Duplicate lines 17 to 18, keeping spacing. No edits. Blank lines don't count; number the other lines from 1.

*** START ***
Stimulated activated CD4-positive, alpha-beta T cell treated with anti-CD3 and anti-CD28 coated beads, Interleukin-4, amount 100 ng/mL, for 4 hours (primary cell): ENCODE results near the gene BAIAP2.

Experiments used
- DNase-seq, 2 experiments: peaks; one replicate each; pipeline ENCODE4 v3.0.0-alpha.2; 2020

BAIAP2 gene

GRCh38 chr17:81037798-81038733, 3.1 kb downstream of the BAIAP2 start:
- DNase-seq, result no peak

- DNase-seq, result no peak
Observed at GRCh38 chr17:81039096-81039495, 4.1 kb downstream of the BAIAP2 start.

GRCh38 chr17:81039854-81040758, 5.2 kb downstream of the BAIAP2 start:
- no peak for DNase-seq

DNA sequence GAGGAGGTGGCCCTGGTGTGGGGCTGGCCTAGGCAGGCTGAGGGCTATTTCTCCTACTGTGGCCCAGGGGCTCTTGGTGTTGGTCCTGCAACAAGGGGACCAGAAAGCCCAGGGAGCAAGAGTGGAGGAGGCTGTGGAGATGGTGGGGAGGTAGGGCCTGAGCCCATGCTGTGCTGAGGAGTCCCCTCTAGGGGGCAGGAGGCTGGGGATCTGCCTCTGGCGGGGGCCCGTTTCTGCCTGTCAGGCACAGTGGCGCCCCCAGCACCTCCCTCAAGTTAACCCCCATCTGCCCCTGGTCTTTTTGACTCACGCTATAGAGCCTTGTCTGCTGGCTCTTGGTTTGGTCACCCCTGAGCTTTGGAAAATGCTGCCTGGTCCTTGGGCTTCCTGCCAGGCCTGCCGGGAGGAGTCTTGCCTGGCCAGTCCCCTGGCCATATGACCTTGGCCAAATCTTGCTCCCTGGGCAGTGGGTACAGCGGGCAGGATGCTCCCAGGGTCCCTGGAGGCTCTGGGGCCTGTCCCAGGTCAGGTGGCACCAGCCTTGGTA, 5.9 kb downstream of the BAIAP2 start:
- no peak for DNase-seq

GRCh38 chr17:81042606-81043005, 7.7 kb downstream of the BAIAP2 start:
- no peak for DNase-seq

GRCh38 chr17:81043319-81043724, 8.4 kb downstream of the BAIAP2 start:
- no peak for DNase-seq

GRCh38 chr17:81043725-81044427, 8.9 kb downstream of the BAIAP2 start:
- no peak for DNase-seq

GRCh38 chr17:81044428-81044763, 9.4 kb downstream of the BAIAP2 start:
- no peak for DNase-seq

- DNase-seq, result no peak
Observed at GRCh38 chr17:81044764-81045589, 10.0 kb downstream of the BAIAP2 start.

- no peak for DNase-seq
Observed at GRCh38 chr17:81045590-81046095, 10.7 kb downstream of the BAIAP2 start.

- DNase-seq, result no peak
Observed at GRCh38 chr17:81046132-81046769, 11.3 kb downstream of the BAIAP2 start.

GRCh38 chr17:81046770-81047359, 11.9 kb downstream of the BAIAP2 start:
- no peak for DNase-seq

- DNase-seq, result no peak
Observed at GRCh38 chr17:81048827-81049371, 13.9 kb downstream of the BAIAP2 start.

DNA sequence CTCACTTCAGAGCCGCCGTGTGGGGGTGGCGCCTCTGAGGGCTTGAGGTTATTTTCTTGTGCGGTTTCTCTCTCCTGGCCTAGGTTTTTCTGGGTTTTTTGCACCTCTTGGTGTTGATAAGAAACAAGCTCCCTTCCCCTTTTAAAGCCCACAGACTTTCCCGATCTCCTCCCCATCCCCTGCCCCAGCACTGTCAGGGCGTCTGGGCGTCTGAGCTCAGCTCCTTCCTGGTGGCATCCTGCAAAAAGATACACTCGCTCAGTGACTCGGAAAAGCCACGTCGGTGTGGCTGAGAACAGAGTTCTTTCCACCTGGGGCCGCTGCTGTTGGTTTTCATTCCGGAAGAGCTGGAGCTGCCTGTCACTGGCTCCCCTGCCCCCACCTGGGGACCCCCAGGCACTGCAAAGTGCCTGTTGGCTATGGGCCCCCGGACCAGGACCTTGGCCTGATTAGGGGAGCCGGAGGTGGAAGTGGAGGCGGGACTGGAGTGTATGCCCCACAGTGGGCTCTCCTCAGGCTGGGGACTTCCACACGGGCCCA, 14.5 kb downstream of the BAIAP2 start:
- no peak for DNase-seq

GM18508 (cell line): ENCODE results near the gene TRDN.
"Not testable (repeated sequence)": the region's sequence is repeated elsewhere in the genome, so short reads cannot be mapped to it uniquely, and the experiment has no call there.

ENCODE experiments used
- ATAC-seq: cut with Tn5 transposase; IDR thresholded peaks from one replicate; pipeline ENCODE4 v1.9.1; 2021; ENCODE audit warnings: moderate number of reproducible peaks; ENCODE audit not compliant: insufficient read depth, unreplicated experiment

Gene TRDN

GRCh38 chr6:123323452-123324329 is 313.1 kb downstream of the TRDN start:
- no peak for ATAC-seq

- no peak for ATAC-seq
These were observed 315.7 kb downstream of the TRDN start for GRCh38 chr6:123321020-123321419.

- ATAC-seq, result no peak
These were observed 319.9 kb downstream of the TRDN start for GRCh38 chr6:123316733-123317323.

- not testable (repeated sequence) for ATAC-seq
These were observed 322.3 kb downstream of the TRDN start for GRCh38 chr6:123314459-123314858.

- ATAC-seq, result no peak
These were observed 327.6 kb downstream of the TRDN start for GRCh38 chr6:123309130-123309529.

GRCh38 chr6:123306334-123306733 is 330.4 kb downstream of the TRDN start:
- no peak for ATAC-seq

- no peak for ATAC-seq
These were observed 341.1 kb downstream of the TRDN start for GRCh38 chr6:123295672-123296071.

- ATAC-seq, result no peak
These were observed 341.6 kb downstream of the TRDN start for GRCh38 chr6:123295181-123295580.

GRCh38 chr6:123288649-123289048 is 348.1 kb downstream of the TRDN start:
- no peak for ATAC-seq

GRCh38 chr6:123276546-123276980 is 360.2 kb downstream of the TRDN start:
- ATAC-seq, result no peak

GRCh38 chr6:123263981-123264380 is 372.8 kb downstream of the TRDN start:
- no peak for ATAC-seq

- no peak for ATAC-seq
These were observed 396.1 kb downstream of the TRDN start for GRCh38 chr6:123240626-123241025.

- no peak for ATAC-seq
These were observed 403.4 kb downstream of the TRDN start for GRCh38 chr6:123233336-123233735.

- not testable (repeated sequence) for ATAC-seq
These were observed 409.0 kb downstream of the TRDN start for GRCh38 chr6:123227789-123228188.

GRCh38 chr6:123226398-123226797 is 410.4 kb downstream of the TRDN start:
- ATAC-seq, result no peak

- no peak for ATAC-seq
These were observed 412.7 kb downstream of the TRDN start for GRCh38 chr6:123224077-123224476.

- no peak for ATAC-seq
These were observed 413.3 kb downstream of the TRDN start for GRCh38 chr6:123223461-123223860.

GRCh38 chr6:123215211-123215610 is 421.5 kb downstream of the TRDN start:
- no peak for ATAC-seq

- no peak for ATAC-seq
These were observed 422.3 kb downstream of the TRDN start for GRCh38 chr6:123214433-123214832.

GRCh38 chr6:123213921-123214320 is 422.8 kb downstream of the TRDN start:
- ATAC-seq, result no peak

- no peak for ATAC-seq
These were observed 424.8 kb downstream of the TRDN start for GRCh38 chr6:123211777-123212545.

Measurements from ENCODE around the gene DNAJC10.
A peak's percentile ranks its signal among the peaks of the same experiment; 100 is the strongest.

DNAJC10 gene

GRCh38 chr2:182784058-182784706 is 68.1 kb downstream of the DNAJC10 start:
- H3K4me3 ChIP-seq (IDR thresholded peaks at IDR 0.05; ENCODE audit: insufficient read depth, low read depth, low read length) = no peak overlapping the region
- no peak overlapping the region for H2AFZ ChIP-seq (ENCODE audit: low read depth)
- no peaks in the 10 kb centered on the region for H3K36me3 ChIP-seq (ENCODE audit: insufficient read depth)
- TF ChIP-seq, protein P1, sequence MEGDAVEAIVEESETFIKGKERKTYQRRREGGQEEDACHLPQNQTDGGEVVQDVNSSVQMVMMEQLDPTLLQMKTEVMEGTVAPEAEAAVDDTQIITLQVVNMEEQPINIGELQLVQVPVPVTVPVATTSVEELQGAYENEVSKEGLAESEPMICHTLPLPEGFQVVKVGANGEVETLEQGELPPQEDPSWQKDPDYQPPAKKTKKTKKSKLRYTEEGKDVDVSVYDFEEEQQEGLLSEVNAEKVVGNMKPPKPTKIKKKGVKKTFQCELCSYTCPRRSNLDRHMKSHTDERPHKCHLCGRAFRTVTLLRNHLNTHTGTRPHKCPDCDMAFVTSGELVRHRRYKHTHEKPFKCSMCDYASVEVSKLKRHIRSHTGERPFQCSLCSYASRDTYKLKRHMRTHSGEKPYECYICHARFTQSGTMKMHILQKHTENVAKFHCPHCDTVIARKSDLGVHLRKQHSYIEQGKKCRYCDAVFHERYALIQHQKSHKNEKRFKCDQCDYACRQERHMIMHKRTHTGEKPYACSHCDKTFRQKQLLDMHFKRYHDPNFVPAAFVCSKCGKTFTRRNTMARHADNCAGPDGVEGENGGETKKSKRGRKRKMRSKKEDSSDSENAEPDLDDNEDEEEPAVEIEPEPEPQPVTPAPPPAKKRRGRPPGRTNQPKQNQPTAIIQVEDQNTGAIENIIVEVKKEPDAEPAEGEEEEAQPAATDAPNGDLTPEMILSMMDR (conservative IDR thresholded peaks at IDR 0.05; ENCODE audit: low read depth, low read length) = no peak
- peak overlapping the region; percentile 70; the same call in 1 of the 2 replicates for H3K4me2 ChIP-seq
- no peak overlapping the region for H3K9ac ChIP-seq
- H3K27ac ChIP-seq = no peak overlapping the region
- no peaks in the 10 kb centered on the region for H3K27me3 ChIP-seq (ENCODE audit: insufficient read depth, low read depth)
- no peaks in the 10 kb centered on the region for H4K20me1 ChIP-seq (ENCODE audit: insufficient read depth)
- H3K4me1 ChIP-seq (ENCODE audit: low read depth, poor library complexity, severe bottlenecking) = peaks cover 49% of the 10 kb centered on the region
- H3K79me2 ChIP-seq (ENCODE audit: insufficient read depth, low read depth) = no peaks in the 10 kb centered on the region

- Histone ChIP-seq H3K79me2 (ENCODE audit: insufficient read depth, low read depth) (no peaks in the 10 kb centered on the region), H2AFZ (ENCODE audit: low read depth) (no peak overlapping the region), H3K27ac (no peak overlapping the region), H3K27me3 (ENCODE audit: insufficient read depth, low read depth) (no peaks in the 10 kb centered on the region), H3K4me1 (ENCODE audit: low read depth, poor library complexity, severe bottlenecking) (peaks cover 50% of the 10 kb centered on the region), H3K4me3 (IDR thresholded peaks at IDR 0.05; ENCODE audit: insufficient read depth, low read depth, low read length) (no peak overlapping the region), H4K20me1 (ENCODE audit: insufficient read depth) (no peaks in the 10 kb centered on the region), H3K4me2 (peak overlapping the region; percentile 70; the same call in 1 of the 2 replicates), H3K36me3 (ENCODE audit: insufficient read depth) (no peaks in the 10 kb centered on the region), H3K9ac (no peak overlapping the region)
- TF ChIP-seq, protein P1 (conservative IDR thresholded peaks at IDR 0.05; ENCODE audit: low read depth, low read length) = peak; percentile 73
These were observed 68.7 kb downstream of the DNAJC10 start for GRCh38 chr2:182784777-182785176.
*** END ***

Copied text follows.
GRCh38 chr17:81043725-81044427, 8.9 kb downstream of the BAIAP2 start:
- no peak for DNase-seq